Serling Edit: Cutting a Scene of Larceny in Twilight Zone’s “Where is Everybody?”

October means Halloween to a lot of people — myself included — but it also makes me think of The Twilight Zone. I know, I know. I hardly need any encouragement, do I? And yet October is special because it’s the month that TZ premiered in 1959.

It was on October 2 of that year — at 10:00pm EST, if you want to be precise — that anyone turning to CBS saw the first episode, “Where is Everybody?” The story of an Air Force pilot who hallucinates himself into an empty town during isolation training was Stop #1 for those curious enough to explore Rod Serling’s “middle ground between light and shadow”.

So I thought I would share something fun today. It’s something Serling included in an early draft of the episode, but which was apparently never filmed: a scene in which pilot Mike Ferris steals from the town bank.

That’s right. Our fine, upstanding astronaut-to-be — a common thief!

According to the draft in volume one of “As Timeless as Infinity: The Twilight Zone Scripts of Rod Serling”, this scene occurs after the one in the movie theater. So, at least in the final episode, it’s close to the moment when Ferris is pulled from the isolation booth.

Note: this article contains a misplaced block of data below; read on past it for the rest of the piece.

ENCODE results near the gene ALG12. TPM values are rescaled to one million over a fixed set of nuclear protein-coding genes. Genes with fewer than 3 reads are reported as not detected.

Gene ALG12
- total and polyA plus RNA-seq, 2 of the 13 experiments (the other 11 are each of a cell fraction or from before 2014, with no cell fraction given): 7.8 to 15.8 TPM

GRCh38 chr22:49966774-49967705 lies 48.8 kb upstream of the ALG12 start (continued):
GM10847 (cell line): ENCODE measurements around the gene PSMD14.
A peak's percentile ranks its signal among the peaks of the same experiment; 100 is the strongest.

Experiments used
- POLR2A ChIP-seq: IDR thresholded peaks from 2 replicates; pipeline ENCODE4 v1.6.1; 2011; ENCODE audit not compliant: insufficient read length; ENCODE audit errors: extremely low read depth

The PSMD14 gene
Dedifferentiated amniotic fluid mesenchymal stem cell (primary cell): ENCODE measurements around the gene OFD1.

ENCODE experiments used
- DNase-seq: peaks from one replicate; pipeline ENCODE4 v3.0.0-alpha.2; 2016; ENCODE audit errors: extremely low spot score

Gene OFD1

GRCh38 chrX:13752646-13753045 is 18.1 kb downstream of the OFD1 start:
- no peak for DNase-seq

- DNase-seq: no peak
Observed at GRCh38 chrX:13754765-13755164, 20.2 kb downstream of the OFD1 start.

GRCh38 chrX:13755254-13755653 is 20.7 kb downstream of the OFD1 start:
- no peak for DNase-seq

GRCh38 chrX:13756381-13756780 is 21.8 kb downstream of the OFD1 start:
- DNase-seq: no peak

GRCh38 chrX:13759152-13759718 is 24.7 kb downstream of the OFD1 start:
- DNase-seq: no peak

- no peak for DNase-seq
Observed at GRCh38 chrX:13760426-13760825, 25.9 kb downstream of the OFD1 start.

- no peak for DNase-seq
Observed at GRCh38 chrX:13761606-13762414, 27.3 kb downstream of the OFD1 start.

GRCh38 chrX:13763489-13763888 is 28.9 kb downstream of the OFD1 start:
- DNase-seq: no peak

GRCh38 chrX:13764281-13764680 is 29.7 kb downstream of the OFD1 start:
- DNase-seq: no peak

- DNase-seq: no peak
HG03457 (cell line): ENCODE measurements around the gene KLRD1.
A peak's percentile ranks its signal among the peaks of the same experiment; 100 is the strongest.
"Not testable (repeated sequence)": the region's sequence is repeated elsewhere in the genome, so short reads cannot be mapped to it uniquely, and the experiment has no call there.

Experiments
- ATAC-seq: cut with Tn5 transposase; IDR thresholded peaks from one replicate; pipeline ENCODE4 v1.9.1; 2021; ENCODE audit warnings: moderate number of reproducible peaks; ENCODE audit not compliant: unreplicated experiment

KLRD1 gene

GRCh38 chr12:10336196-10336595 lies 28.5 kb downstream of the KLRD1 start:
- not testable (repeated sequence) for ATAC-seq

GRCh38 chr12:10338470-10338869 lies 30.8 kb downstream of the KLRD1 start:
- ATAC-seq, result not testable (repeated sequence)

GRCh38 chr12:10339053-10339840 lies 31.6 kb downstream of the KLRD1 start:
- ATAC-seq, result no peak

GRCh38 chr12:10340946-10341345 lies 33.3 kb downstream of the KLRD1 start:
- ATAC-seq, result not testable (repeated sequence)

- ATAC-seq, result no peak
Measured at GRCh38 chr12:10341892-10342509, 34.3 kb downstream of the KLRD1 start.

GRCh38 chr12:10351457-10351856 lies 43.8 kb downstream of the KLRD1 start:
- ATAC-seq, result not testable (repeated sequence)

Not in this early version of the script, though.

In it, having fled the theater, he finds himself outside the drugstore he’d entered earlier, looking through the window at a magazine with “The Last Man on Earth” printed on it. That’s another change; as Zone fans may recall, that title is seen in the finished episode emblazoned on some paperback books in a spinning rack.

He starts walking again and spots a sign that reads “City Bank.” Laughing, he walks in and approaches a teller’s window. Pressing his face against the bars, he says to the imaginary employee:

He stuffs the money in his shirt and heads for the door. Then he sees some stacks of coins at another teller’s window. “Gotta make room for some silver,” he says, discarding some of the bills to accommodate them before stepping outside with the loot.

He sits on the curb and pulls out the money. “This is something I’ve always wanted to do,” he says. “Always wanted to do!” Then, using a match and a half-smoked cigar he picked up earlier, he proceeds to burn the bills (or at least some of them — the script’s not very precise on that point).